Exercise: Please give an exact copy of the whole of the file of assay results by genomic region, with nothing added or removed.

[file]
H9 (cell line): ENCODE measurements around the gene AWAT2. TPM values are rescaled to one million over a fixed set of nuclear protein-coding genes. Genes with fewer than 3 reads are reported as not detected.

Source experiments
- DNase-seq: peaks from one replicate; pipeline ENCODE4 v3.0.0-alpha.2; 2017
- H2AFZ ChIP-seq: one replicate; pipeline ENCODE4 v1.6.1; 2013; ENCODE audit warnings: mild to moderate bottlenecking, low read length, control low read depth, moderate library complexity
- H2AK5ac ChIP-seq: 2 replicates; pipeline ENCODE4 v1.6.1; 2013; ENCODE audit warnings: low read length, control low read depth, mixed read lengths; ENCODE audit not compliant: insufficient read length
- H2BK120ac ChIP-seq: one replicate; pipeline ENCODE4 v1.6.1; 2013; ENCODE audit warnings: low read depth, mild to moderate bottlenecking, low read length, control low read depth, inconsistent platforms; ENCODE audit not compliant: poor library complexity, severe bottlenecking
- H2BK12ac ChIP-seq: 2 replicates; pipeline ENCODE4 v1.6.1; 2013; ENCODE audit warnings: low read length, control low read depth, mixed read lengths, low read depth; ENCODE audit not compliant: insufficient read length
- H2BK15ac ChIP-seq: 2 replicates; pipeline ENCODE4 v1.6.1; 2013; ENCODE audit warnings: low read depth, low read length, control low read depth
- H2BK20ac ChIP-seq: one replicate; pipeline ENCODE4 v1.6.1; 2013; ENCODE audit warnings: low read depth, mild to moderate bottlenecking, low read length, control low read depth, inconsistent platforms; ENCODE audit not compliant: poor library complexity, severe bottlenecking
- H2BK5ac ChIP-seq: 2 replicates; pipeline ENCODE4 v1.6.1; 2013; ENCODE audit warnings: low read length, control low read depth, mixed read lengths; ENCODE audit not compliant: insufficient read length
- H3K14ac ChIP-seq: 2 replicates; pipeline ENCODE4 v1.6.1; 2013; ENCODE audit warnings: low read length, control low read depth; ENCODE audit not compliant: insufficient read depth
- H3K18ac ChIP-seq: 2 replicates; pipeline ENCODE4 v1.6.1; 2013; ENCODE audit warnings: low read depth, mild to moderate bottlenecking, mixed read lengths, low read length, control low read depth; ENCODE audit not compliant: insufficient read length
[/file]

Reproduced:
H9 (cell line): ENCODE measurements around the gene AWAT2. TPM values are rescaled to one million over a fixed set of nuclear protein-coding genes. Genes with fewer than 3 reads are reported as not detected.

Source experiments
- DNase-seq: peaks from one replicate; pipeline ENCODE4 v3.0.0-alpha.2; 2017
- H2AFZ ChIP-seq: one replicate; pipeline ENCODE4 v1.6.1; 2013; ENCODE audit warnings: mild to moderate bottlenecking, low read length, control low read depth, moderate library complexity
- H2AK5ac ChIP-seq: 2 replicates; pipeline ENCODE4 v1.6.1; 2013; ENCODE audit warnings: low read length, control low read depth, mixed read lengths; ENCODE audit not compliant: insufficient read length
- H2BK120ac ChIP-seq: one replicate; pipeline ENCODE4 v1.6.1; 2013; ENCODE audit warnings: low read depth, mild to moderate bottlenecking, low read length, control low read depth, inconsistent platforms; ENCODE audit not compliant: poor library complexity, severe bottlenecking
- H2BK12ac ChIP-seq: 2 replicates; pipeline ENCODE4 v1.6.1; 2013; ENCODE audit warnings: low read length, control low read depth, mixed read lengths, low read depth; ENCODE audit not compliant: insufficient read length
- H2BK15ac ChIP-seq: 2 replicates; pipeline ENCODE4 v1.6.1; 2013; ENCODE audit warnings: low read depth, low read length, control low read depth
- H2BK20ac ChIP-seq: one replicate; pipeline ENCODE4 v1.6.1; 2013; ENCODE audit warnings: low read depth, mild to moderate bottlenecking, low read length, control low read depth, inconsistent platforms; ENCODE audit not compliant: poor library complexity, severe bottlenecking
- H2BK5ac ChIP-seq: 2 replicates; pipeline ENCODE4 v1.6.1; 2013; ENCODE audit warnings: low read length, control low read depth, mixed read lengths; ENCODE audit not compliant: insufficient read length
- H3K14ac ChIP-seq: 2 replicates; pipeline ENCODE4 v1.6.1; 2013; ENCODE audit warnings: low read length, control low read depth; ENCODE audit not compliant: insufficient read depth
- H3K18ac ChIP-seq: 2 replicates; pipeline ENCODE4 v1.6.1; 2013; ENCODE audit warnings: low read depth, mild to moderate bottlenecking, mixed read lengths, low read length, control low read depth; ENCODE audit not compliant: insufficient read length